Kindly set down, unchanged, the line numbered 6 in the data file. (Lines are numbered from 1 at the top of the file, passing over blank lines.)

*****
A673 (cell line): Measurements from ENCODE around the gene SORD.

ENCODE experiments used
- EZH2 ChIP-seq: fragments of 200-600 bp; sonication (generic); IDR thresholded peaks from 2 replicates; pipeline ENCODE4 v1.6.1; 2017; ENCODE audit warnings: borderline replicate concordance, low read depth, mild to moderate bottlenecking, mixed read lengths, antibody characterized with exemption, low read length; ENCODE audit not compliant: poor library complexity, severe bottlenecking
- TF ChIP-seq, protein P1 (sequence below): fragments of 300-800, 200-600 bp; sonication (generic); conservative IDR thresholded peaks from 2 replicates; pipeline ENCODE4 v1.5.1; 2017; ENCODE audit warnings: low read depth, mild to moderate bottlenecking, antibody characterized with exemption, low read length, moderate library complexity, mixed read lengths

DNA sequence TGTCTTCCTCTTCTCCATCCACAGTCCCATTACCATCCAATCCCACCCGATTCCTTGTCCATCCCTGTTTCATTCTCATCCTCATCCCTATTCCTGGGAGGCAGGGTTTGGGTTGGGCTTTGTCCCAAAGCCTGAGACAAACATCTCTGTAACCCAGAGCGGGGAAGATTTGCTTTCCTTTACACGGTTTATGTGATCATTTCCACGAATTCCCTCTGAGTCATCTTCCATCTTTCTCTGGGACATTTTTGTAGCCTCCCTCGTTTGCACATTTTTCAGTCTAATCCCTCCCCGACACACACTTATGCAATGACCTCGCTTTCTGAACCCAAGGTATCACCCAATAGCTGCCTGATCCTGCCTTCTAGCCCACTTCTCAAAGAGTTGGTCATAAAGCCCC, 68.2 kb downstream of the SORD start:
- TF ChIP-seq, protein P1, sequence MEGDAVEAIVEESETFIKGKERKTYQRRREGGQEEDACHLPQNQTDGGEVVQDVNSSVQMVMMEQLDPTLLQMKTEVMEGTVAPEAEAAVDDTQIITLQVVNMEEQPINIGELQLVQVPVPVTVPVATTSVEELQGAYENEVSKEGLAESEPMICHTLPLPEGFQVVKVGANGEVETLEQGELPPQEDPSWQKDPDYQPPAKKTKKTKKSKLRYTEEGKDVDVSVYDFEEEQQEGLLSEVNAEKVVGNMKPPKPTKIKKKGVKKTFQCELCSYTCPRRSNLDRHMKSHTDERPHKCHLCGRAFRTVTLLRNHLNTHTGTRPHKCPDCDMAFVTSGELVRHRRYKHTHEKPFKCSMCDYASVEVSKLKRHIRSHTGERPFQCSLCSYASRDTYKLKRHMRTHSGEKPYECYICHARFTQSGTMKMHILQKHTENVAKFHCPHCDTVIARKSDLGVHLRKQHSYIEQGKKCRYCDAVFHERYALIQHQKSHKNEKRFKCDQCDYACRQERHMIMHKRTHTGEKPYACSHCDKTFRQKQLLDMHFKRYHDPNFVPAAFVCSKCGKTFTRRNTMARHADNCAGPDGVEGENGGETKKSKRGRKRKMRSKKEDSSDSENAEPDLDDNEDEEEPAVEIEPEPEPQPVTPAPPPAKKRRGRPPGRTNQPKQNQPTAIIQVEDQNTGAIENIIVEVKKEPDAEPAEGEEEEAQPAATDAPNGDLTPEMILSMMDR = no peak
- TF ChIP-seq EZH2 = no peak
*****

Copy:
- TF ChIP-seq, protein P1, sequence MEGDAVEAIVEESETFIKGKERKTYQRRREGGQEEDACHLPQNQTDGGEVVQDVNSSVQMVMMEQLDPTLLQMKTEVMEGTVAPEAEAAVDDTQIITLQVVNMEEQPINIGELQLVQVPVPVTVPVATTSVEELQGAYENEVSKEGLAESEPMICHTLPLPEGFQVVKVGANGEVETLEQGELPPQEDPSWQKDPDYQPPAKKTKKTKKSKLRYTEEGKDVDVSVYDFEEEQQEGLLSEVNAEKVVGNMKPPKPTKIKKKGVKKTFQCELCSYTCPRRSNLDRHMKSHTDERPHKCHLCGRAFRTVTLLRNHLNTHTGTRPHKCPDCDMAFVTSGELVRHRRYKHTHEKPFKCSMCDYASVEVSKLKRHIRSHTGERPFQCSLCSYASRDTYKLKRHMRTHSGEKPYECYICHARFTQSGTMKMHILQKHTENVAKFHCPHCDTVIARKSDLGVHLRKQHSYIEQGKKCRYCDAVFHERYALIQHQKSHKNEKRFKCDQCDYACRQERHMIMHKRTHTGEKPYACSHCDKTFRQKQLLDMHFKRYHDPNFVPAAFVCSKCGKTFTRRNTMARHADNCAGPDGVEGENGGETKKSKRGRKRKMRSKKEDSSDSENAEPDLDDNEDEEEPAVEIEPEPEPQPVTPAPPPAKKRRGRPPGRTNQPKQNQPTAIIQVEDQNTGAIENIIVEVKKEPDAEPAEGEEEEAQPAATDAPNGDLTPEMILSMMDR = no peak